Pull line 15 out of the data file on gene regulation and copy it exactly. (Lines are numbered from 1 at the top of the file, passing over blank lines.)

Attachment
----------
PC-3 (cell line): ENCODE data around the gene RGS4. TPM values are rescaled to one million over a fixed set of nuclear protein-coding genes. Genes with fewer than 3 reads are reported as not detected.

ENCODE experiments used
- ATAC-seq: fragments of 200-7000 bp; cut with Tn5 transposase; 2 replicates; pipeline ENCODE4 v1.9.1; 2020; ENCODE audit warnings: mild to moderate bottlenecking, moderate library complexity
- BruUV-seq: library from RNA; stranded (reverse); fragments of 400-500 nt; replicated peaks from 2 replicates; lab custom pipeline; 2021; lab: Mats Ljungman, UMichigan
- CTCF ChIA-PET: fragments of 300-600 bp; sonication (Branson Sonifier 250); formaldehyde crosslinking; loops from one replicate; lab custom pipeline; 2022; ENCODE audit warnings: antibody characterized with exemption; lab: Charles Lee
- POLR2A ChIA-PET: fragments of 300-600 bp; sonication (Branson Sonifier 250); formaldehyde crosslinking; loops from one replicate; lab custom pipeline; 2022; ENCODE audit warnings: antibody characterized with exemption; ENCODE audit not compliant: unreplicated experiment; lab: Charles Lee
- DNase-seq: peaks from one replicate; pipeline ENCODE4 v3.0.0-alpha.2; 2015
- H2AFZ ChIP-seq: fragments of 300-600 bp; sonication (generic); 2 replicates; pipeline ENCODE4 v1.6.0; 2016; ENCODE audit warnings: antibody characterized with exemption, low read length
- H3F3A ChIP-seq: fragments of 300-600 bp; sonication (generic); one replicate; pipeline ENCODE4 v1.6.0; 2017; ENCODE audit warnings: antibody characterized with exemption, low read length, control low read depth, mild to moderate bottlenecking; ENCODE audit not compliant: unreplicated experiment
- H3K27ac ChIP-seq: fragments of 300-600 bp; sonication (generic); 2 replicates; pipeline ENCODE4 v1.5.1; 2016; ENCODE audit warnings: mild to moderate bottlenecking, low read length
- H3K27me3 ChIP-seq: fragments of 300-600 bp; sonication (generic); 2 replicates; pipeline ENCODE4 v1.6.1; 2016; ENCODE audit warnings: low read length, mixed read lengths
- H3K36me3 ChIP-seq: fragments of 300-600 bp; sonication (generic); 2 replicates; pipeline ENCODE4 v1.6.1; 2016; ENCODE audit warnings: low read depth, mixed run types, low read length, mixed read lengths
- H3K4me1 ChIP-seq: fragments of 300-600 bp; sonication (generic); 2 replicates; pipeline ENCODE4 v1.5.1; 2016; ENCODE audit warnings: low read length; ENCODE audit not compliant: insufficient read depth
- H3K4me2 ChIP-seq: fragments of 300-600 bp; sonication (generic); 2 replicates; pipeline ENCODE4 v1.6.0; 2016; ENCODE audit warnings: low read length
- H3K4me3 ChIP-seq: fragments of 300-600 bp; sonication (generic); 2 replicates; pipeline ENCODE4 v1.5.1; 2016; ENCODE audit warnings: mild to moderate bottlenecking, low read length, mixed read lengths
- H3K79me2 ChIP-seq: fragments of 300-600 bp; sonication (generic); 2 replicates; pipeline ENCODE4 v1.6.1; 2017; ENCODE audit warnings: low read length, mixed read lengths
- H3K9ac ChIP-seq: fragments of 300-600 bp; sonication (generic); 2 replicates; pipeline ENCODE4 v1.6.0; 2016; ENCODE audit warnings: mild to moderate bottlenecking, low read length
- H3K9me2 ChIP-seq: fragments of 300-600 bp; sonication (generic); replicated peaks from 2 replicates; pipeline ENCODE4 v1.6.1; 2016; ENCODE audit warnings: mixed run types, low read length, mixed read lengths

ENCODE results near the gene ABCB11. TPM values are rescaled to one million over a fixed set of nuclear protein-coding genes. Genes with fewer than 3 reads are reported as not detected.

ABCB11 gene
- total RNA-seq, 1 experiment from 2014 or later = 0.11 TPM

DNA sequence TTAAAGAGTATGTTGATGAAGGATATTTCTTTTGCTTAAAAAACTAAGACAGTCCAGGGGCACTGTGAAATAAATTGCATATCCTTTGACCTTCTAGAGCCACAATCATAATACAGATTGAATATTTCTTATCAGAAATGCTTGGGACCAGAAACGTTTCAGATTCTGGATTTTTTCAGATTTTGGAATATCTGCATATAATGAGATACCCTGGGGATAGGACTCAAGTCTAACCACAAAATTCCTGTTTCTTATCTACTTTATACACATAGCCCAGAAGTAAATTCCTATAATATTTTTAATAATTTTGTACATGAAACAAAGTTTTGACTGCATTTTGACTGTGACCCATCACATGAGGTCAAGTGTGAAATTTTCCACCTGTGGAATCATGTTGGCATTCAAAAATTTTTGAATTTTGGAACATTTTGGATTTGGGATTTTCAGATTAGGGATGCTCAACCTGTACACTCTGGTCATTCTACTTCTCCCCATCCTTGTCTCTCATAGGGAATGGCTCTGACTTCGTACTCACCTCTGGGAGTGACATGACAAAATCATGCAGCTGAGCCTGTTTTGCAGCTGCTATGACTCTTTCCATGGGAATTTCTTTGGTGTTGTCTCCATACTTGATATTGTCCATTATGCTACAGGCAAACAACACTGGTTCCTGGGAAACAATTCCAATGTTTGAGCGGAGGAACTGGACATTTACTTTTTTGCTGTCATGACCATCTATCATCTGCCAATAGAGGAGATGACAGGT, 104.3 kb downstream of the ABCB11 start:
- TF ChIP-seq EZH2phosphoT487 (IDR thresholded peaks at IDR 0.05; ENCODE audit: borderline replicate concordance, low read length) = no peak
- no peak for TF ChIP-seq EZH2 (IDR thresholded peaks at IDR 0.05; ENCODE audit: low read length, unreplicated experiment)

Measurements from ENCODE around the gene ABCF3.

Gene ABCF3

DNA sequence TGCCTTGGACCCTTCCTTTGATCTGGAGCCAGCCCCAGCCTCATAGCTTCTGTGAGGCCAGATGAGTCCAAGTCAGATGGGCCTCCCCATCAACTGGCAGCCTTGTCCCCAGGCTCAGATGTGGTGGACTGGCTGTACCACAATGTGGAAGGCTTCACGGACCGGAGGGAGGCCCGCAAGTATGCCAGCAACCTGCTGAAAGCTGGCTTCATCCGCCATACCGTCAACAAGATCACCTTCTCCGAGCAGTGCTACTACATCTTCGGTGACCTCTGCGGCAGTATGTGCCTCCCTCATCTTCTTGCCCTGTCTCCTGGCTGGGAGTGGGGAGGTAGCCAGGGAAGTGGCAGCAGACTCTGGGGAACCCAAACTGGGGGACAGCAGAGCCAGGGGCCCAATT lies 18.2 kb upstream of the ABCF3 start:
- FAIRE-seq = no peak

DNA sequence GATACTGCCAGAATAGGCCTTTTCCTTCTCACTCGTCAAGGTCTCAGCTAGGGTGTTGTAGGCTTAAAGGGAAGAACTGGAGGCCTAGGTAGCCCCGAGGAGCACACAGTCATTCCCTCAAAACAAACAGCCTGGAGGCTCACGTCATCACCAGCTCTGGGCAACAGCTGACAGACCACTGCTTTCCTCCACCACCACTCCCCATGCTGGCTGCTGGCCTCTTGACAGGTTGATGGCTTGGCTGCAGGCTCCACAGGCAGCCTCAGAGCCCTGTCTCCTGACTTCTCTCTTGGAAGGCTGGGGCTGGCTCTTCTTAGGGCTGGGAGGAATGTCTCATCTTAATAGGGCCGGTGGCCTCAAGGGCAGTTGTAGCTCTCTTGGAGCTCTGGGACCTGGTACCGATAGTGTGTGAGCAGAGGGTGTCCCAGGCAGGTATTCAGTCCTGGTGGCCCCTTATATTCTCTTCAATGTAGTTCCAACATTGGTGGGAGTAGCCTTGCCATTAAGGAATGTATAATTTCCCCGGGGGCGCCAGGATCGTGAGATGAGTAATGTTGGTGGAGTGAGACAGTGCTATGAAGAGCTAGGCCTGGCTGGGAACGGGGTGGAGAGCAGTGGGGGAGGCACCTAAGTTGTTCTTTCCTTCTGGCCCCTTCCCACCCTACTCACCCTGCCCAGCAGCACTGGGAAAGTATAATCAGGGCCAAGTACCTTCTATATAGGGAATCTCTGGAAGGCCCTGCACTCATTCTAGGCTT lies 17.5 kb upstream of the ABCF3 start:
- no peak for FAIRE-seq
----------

- H3K4me3 ChIP-seq: fragments of 300-600 bp; sonication (generic); 2 replicates; pipeline ENCODE4 v1.5.1; 2016; ENCODE audit warnings: mild to moderate bottlenecking, low read length, mixed read lengths